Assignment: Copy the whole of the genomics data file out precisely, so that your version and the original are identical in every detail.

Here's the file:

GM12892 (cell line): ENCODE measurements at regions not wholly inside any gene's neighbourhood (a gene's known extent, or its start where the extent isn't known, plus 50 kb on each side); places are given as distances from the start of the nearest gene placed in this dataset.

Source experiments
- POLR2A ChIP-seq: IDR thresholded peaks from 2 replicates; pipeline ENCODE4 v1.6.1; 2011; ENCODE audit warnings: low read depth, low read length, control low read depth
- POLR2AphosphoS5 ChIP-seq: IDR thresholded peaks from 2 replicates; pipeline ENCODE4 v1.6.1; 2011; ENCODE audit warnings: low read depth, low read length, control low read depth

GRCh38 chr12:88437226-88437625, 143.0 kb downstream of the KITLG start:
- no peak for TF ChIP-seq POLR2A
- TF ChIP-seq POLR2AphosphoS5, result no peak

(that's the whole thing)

GM12892 (cell line): ENCODE measurements at regions not wholly inside any gene's neighbourhood (a gene's known extent, or its start where the extent isn't known, plus 50 kb on each side); places are given as distances from the start of the nearest gene placed in this dataset.

Source experiments
- POLR2A ChIP-seq: IDR thresholded peaks from 2 replicates; pipeline ENCODE4 v1.6.1; 2011; ENCODE audit warnings: low read depth, low read length, control low read depth
- POLR2AphosphoS5 ChIP-seq: IDR thresholded peaks from 2 replicates; pipeline ENCODE4 v1.6.1; 2011; ENCODE audit warnings: low read depth, low read length, control low read depth

GRCh38 chr12:88437226-88437625, 143.0 kb downstream of the KITLG start:
- no peak for TF ChIP-seq POLR2A
- TF ChIP-seq POLR2AphosphoS5, result no peak